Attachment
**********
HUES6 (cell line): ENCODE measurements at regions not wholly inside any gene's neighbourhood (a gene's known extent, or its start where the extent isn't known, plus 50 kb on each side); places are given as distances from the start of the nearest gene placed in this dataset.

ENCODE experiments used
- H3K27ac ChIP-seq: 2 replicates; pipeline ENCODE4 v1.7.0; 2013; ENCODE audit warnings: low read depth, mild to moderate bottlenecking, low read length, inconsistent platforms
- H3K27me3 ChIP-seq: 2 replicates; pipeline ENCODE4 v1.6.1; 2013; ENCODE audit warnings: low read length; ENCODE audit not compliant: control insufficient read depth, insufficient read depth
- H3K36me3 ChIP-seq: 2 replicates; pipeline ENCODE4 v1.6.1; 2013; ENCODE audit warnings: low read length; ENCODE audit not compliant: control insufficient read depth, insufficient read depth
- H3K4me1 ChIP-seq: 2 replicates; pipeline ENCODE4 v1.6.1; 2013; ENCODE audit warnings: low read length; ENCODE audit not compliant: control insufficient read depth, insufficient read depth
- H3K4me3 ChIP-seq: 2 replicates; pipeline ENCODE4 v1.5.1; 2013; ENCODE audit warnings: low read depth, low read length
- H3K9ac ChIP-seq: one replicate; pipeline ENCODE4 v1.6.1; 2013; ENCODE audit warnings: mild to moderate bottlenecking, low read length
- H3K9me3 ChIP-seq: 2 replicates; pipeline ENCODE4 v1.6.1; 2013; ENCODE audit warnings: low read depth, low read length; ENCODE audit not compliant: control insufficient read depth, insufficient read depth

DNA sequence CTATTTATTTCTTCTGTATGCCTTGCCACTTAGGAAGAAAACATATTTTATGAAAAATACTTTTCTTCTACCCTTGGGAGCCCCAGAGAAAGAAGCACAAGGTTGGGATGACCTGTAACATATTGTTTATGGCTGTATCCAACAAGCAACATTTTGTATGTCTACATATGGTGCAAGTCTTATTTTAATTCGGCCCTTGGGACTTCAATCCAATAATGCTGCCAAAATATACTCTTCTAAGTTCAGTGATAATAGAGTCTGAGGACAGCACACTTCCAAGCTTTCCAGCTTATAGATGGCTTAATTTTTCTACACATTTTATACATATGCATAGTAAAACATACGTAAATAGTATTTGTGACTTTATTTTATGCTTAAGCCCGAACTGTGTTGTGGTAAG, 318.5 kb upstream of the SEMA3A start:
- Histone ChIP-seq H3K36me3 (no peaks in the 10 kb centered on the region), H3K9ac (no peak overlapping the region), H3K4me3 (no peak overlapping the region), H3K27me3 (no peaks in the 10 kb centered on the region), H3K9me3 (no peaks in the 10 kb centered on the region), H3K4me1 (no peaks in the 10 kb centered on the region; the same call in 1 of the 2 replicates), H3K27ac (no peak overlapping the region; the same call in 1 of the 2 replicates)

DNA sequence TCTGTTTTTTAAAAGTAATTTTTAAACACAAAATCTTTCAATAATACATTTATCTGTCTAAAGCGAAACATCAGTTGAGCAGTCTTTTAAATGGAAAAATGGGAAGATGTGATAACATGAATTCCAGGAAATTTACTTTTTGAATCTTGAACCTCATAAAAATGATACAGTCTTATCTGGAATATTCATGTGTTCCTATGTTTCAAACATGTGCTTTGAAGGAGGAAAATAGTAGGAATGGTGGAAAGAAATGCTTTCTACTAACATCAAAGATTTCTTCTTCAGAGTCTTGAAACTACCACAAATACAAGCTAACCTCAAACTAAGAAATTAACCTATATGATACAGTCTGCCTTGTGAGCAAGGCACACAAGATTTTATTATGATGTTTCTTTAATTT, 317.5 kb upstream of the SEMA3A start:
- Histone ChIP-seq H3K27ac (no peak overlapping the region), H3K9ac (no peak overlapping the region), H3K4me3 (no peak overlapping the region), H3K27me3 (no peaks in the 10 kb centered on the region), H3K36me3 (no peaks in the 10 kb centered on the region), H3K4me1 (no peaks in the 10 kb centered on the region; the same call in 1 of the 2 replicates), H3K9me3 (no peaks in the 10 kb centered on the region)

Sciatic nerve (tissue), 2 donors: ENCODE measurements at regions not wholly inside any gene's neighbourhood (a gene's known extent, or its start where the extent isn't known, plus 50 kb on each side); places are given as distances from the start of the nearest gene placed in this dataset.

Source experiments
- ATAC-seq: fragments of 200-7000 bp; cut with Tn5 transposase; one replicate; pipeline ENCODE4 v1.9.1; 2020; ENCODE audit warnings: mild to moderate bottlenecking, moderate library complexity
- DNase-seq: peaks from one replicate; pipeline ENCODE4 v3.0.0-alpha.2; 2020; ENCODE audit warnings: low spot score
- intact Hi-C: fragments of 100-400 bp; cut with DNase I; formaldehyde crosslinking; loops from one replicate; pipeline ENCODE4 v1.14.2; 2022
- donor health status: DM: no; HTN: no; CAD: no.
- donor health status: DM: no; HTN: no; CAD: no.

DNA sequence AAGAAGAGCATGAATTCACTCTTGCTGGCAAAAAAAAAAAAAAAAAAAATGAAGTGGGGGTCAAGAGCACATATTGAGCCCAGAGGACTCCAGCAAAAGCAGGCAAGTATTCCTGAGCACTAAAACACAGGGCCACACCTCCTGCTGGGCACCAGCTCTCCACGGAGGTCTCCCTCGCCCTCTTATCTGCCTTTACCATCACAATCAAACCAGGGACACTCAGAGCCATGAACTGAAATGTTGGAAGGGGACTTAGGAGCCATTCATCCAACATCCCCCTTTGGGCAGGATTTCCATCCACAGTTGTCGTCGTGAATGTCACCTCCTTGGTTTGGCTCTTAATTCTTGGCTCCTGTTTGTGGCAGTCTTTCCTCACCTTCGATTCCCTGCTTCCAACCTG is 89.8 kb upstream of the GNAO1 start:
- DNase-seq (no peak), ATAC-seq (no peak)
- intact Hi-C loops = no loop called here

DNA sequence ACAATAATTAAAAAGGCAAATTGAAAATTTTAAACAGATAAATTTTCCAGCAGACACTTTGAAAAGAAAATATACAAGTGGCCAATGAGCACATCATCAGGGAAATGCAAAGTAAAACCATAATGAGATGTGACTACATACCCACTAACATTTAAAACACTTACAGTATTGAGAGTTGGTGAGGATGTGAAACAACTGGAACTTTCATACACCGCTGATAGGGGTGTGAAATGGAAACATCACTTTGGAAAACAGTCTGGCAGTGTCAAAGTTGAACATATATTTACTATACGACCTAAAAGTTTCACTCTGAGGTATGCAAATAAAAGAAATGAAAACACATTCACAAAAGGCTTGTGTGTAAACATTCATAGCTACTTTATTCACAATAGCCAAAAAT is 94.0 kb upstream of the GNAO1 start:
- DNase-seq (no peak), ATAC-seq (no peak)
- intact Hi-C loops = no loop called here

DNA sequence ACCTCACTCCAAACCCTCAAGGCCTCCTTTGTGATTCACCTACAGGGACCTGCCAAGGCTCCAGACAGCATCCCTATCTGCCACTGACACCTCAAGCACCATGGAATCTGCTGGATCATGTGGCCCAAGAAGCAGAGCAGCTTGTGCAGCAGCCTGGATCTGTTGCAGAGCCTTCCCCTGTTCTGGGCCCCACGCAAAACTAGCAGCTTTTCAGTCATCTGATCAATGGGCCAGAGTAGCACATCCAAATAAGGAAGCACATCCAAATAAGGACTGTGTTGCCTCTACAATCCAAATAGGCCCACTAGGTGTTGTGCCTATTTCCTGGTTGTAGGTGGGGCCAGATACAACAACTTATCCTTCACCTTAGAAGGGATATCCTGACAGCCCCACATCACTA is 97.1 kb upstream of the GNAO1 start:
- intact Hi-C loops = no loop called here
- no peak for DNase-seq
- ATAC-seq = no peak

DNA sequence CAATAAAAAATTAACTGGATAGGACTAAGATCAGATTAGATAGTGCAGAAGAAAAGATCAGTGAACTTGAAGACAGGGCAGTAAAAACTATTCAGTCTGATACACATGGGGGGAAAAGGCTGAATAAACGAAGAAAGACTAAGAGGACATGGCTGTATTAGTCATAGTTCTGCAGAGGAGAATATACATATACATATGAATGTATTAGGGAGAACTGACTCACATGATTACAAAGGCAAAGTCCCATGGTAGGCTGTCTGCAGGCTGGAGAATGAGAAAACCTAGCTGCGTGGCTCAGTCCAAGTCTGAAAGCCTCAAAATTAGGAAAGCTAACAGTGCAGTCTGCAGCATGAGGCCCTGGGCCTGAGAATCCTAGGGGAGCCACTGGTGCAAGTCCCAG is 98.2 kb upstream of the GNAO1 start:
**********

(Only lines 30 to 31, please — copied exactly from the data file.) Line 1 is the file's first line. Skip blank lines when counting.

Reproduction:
- ATAC-seq = no peak

DNA sequence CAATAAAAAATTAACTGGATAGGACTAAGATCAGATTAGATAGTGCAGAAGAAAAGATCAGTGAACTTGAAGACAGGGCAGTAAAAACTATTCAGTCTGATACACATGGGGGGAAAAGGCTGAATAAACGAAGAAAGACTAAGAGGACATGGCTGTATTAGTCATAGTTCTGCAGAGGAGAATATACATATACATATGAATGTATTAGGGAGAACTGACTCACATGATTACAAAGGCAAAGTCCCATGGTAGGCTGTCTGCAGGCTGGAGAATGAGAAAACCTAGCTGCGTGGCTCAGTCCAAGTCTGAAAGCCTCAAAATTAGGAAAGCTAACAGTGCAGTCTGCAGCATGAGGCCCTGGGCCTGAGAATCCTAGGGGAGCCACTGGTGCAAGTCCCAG is 98.2 kb upstream of the GNAO1 start: